Crossroads and Inroads
Southeast Asia’s reputation as a crossroads is anchored in histories of trade and empire, which, of course, also includes piracy. While these play important roles in the study of the region’s maritime history, advances in recent decades include other themes and approaches as well. Southeast Asian source material remains vital to countering scholars who neglect or underutilize such sources and portray the region as dominated by the actions of outsiders. In addition, two broad shifts in scholarly trends have impacted the study of maritime Southeast Asia’s history: a turn from nation-bound frameworks to studies of networks and a move from viewing cultures on the model of a patchwork toward analyses of practice and meaning among interpretive communities or “publics.” In this essay, I hope to assist history teachers in understanding why the region’s portrayal as a crossroads can be a double-edged sword, demonstrate the importance of the two shifts in scholarship, and offer constructive suggestions for how to show students what is “maritime” in the history of maritime Southeast Asia.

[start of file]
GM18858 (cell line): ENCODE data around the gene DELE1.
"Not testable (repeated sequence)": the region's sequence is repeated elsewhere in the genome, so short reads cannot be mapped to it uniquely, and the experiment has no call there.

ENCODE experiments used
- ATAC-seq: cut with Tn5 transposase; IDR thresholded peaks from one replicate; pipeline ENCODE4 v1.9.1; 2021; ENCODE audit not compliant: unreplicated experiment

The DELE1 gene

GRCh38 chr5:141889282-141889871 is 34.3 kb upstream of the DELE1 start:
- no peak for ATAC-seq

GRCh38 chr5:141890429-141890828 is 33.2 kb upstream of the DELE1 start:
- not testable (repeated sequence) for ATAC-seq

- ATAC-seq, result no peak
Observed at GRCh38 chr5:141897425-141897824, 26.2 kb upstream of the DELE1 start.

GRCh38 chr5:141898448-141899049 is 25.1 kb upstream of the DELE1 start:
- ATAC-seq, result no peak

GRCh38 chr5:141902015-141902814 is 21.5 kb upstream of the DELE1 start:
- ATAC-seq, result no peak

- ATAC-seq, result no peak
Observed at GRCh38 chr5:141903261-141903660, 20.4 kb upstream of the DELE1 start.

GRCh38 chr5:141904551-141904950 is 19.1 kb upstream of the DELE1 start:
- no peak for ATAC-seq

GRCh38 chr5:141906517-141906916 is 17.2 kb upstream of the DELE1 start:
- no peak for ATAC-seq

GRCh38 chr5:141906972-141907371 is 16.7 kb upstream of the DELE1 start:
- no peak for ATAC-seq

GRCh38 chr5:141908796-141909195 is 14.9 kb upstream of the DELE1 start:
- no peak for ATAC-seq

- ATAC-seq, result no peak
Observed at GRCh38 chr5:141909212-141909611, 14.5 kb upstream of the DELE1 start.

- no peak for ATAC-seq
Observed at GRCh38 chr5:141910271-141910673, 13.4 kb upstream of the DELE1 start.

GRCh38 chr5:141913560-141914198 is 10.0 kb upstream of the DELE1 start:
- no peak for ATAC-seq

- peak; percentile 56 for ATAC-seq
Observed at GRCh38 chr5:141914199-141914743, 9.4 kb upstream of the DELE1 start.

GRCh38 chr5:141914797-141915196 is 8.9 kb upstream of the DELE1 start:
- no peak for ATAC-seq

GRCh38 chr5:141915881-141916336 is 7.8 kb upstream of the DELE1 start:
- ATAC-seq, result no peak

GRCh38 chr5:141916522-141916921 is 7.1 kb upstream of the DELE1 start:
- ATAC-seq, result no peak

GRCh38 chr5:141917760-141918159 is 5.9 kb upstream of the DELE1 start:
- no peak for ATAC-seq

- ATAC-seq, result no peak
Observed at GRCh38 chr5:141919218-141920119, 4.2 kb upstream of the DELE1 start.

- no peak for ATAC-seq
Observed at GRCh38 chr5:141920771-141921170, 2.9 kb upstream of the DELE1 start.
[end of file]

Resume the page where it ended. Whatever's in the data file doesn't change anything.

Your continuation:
Southeast Asia is widely known as a crossroads for good reasons, yet its maritime history involves more than just being a stopover or destination for the journeys and aims of people coming from elsewhere—whether between India and China for the early period or later imperial powers’ procurement of resources and labor extraction. Its histories of trade, migration, literature, and religion underscore the tremendous extent to which things, ideas, and people have transited the region. Famed as the locale of “the spice islands,” traders shipped nutmeg, cloves, and later pepper across the Indian Ocean to the Middle East and the Mediterranean long before such products drew Europeans to the region in the early sixteenth century. The trade with China for maritime goods such as trepang (sea cucumbers) and forest products such as aromatic woods and resins have a similarly long history. The image of Southeast Asia as a crossroads thus provides a useful metaphor for illustrating how the region has been linked into wider economic systems.